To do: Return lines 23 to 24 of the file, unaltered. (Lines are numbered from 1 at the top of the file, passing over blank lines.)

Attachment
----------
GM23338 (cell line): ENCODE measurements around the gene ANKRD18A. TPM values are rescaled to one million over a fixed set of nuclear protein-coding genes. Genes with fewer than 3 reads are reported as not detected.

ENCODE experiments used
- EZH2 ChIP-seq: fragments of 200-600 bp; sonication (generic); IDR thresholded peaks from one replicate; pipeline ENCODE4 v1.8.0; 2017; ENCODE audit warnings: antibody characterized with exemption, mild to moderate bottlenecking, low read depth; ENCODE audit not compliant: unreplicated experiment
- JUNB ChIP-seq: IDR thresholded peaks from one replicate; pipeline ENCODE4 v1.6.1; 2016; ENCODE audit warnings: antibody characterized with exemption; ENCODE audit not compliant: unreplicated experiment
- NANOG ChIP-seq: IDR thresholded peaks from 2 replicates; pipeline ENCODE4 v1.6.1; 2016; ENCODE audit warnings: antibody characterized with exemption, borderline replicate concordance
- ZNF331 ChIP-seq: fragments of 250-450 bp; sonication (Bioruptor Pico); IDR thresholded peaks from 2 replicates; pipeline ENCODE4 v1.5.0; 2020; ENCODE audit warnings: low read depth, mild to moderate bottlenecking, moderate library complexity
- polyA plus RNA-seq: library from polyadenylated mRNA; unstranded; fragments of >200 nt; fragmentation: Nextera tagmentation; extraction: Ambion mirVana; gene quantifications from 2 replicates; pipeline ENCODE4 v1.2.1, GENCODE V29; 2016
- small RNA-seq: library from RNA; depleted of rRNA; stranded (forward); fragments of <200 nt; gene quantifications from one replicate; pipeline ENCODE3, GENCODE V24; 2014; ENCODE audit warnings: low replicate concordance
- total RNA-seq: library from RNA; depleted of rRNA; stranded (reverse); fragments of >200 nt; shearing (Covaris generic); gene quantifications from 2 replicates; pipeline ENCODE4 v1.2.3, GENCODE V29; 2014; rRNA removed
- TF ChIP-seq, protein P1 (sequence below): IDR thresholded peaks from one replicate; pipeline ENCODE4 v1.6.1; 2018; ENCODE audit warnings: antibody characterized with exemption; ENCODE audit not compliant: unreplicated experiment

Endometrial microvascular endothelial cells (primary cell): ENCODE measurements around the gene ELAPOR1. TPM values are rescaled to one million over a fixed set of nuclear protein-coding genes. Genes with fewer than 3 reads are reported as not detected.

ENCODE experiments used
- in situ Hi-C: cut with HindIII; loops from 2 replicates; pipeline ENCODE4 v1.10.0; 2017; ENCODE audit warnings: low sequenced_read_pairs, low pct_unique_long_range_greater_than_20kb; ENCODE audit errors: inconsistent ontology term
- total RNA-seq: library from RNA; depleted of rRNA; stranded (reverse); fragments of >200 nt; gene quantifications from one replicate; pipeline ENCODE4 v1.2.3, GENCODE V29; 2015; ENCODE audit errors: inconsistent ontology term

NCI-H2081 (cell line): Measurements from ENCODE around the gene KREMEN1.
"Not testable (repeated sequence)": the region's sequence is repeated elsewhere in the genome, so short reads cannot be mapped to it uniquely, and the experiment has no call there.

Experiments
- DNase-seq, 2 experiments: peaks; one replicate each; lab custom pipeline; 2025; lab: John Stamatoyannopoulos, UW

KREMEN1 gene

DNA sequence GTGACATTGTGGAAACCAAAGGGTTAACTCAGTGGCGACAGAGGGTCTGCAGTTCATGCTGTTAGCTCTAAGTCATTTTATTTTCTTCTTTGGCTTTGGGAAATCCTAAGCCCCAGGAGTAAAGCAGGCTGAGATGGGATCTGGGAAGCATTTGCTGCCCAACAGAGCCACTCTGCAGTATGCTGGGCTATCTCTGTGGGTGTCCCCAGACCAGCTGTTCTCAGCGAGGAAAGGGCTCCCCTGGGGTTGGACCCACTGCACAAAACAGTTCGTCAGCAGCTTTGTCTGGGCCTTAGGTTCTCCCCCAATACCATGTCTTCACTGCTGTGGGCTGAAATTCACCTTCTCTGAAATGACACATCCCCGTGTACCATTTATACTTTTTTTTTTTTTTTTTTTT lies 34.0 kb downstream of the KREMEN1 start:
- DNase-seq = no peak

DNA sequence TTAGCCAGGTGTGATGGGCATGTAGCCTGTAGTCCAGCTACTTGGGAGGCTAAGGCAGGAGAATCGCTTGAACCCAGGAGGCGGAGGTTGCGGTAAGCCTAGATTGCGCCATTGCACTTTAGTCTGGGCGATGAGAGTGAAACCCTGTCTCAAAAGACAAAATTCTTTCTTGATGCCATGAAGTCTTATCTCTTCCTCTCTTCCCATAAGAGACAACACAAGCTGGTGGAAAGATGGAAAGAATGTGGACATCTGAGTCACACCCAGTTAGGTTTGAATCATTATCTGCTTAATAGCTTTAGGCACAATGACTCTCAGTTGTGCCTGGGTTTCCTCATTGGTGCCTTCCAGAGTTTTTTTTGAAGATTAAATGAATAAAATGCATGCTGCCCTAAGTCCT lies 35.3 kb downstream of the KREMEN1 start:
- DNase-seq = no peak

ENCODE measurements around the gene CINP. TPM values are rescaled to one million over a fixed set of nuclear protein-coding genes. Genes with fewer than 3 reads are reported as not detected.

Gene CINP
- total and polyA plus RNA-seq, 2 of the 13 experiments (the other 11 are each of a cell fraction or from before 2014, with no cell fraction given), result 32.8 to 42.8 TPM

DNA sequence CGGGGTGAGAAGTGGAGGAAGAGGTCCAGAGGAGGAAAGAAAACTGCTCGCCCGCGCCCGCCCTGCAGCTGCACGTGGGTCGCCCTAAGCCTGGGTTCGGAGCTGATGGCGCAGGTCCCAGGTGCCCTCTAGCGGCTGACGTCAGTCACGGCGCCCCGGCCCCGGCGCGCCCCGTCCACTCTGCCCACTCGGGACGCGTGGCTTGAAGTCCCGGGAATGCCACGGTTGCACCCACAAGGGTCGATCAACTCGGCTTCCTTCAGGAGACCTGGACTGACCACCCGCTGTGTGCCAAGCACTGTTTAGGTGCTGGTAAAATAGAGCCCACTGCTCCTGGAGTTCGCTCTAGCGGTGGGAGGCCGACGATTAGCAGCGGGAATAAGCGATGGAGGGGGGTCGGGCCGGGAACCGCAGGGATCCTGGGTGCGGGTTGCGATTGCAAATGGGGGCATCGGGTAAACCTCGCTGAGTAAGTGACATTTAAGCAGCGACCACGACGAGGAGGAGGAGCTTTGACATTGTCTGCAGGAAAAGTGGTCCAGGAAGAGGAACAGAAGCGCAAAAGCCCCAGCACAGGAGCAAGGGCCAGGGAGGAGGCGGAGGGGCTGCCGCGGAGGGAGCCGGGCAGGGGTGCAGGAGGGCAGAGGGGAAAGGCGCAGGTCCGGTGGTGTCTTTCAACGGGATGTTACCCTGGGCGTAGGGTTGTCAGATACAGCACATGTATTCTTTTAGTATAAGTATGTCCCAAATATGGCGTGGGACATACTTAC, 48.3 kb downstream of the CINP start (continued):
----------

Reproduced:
- DNase-seq = no peak

ENCODE measurements around the gene CINP. TPM values are rescaled to one million over a fixed set of nuclear protein-coding genes. Genes with fewer than 3 reads are reported as not detected.